last sentence added
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Would it be fair to say that if someone was looking to build a DIRECT passing system, that counter pressing would be essential to this, as a lot of the forward passes are low percentage passes.

So is it logical you would want your players to be trying to aggressively win the second ball if cleared by the opposition defence, or if they recover possession?

 

Also at what point do players STOP counter pressing? how much possession does an opponent have before your own team will get back into a good defensive shape?

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Yes to both, I am testing it currently. Any help and advice would be much appreciated.

Currently thinking of a couple of changes:

  1. The mezz has hardly been in the game at all, so thinking of swapping this to a carr/bwm/cm.
  2. Still unsure of the fullback roles.

 

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2 hours ago, daveb653 said:

Currently thinking of a couple of changes:

  1. The mezz has hardly been in the game at all, so thinking of swapping this to a carr/bwm/cm.
  2. Still unsure of the fullback roles

Well, given that you want to use a RMD, there are actually 3 types of changes I would make to your setup of roles and duties. Two of those do affect the mezzala and fullbacks, whereas the third one is about the striker.

Would you like to know what these tweaks would look like and why? 

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Yes please, I'm keen to understand better how the roles interact together and why you (and other people) make certain changes.

Also any instructional changes you would make and why if you could, more importantly why you wouldn't use certain ones.

I tend to have an idea of what I want from each tactic I try and create, I just seem to struggle to get it to translate to FM or see it through as I get frustrated and not being able to progress in its evolution.

Some notes about what I've seen so far: My defenders seem to be making alot of individual errors, I appreciate this is more than likely down to the actual players themselves, but I've already conceeded 2 goals (2 games) to individual errors. I'm unsure why these could be happening, as in the player is in a position to make these errors, he basically got pick pocketed twice as the last man. Just individual errors or another reason? He seemed to have at least 2 passing options (plus the ball back to the keeper) but turned and dwelled on the ball uni\til he got caught. So i'm wondering if Ive asked him to do something thats hard to execute for him or just coincidence it was 2 games in a row.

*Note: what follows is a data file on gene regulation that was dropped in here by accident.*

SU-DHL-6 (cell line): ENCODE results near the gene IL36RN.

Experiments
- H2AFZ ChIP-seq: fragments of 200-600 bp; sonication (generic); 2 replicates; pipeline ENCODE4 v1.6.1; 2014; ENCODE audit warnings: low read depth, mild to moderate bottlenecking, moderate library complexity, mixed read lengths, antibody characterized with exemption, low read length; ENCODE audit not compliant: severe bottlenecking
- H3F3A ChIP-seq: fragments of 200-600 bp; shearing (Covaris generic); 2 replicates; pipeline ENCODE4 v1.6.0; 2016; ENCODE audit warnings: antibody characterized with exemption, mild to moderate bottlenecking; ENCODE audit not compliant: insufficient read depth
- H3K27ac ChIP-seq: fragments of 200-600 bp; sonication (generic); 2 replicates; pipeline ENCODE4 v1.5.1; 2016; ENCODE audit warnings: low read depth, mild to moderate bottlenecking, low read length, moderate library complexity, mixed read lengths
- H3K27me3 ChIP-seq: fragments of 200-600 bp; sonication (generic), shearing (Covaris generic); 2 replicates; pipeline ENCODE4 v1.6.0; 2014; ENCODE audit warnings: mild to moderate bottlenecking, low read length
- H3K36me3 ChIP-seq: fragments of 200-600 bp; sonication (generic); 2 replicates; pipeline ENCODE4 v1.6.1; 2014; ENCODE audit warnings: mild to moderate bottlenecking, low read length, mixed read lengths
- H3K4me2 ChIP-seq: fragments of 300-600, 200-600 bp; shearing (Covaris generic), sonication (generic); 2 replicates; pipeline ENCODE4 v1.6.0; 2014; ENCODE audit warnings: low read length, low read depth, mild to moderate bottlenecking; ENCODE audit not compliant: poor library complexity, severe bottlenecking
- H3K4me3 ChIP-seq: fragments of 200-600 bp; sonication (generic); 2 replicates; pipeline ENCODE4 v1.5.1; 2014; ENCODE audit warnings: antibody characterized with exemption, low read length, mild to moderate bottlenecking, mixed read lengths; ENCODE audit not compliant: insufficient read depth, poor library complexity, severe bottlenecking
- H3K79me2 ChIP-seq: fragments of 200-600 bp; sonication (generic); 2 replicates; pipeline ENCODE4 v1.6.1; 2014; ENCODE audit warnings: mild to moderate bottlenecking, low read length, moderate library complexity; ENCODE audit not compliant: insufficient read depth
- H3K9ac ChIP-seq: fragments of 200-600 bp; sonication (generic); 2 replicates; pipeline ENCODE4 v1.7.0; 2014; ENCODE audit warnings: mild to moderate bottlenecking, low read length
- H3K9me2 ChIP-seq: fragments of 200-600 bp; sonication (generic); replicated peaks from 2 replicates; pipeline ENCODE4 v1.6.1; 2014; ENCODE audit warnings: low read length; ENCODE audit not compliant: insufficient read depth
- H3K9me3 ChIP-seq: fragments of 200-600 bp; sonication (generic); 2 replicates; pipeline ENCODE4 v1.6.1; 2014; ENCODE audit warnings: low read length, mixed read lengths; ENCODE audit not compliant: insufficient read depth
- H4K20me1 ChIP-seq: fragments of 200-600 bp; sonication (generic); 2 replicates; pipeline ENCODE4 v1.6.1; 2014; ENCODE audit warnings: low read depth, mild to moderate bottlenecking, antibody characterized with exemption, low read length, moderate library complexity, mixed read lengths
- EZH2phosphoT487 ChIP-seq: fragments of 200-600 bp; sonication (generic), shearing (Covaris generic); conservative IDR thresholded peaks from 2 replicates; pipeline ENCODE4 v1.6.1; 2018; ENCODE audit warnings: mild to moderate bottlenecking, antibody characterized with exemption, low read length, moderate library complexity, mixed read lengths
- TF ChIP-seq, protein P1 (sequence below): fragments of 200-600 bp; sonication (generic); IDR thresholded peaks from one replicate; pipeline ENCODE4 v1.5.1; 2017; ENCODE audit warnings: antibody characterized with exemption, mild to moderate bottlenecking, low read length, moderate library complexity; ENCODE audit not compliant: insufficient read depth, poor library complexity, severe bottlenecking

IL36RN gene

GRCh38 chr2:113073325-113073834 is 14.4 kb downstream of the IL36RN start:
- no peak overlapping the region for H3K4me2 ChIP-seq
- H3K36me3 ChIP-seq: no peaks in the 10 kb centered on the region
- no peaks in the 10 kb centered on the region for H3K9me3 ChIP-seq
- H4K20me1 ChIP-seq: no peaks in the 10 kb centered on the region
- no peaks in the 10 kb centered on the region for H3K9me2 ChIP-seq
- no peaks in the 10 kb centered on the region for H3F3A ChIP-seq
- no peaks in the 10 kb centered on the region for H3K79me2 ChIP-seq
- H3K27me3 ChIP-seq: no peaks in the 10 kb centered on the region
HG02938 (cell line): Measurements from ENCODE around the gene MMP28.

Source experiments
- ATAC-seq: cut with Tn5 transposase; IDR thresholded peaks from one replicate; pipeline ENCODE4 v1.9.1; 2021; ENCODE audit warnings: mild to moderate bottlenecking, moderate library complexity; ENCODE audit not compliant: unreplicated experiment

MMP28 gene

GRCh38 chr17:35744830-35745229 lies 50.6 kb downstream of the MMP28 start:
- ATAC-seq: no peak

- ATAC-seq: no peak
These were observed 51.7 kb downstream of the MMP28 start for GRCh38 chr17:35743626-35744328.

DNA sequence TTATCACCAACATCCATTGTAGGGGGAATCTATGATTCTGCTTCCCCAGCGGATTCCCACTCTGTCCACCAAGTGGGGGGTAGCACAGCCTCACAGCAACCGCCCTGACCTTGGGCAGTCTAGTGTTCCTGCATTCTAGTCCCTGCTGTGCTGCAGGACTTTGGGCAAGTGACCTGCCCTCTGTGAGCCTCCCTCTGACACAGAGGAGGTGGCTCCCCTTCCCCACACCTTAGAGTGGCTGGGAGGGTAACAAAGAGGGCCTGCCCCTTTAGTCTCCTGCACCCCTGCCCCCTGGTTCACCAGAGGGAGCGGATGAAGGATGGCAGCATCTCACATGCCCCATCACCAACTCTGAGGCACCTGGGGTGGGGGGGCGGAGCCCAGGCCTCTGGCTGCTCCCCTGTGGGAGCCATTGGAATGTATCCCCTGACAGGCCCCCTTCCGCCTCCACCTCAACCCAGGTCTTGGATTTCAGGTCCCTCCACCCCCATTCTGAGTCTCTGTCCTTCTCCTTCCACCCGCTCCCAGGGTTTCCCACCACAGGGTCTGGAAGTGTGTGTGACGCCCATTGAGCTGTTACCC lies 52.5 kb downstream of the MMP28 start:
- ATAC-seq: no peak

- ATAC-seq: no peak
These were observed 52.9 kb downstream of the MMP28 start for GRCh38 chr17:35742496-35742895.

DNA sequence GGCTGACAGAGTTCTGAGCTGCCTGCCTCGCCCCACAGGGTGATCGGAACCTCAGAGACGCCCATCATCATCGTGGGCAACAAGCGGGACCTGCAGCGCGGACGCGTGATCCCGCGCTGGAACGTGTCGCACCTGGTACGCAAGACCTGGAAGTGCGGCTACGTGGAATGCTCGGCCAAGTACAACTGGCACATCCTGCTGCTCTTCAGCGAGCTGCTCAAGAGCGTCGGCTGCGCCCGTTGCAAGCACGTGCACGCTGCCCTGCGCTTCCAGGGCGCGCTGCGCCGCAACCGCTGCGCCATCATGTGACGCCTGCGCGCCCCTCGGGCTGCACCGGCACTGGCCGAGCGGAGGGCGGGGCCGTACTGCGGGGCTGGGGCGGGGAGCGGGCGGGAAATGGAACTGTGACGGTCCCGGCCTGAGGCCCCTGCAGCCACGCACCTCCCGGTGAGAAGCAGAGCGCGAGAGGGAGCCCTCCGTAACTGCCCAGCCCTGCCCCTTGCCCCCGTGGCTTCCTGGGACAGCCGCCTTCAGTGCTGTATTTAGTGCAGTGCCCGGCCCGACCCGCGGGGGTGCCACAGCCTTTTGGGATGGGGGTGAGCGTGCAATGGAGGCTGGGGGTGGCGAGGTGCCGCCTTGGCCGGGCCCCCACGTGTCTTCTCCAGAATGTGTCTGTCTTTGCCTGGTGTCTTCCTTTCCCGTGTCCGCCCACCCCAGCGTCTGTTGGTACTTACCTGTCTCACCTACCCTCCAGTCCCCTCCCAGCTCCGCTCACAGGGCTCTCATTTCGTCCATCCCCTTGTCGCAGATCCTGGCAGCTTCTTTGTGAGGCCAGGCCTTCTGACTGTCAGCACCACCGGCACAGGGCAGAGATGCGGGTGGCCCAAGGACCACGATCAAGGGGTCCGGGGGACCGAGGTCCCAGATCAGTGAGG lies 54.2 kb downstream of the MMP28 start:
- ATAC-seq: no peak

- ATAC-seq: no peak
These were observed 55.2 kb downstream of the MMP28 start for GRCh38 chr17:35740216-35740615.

I'm not expecting you to fix that btw just an observation more for myself to keep an eye on :lol: 

 

Edit:

I should also state that whilst I'd like the raumdeuter to stay, the idea is to make 2 people responsible for scoring goals, with one coming from deeper or wider, so I guess for the sake of balance if needs be a SS could be used, or even a free scoring midfielder, just no IF please. :) 

 

Formations I have considered so far or discounted:

5/3 at the back is a no, I don't feel my defenders are good enough, plus quality cover is limited.

4141: genuine option as I think it would alleviate the pressure on my pretty slow defence? would mean losing the Raumdeuter, so who would be my "second scorer"?

4411: genuine option, Would give my an option for my second scorer easily, but would I sacrifice my defensive cover to much?

4411(2DM): Thought about this, but what would be the advantage of this over a 4231DM?

442: Considered it, but felt with me being a top team, alot of opposition will sit deep and pack there own final third which I don't feel 442 would break down easily?

4231: Considered this as a 2 DM version but I know its very difficult to balance, however would give me the options I need with defensive cover, plus means I could make my second scorer in AM slot, probably my prefered formation but I'm worried about struggling with balance even more. 

4123: I chose this as it seems to tick the most boxes, good depth to break down/recycle possession against defensive sides, can still give protection to my defenders and can still include a second scorer.

I did also consider doing a 4141 but pushing the Left mid into AML slot but I just dont like looking at non symmetrical tactics and didnt really see much benefit from the Right Mid being deeper?

Edited by daveb653
added formations.
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6 hours ago, daveb653 said:

Yes please, I'm keen to understand better how the roles interact together and why you (and other people) make certain changes

Okay, so this is what your setup could look like with as few tweaks as possible:

F9

RMD                               IWsu

APsu   MEZat

Ade

WBsu    CD  CD/BPD  (I)WBsu

SKsu

The change of the lone striker's role is directly associated with the use of a RMD. When you use a RMD - who is essentially a "wide poacher" -  you need a striker role that creates space for the RMD to attack, rather than competing for or attacking basically same areas of space. Here I opted for the F9 because I think the role perfectly suits Tadic. But - depending on the player - roles such as TQ and DLF can also be a good choice. TM and PF are also okay as long as they are not on attack duty. I hope you understand the logic behind this.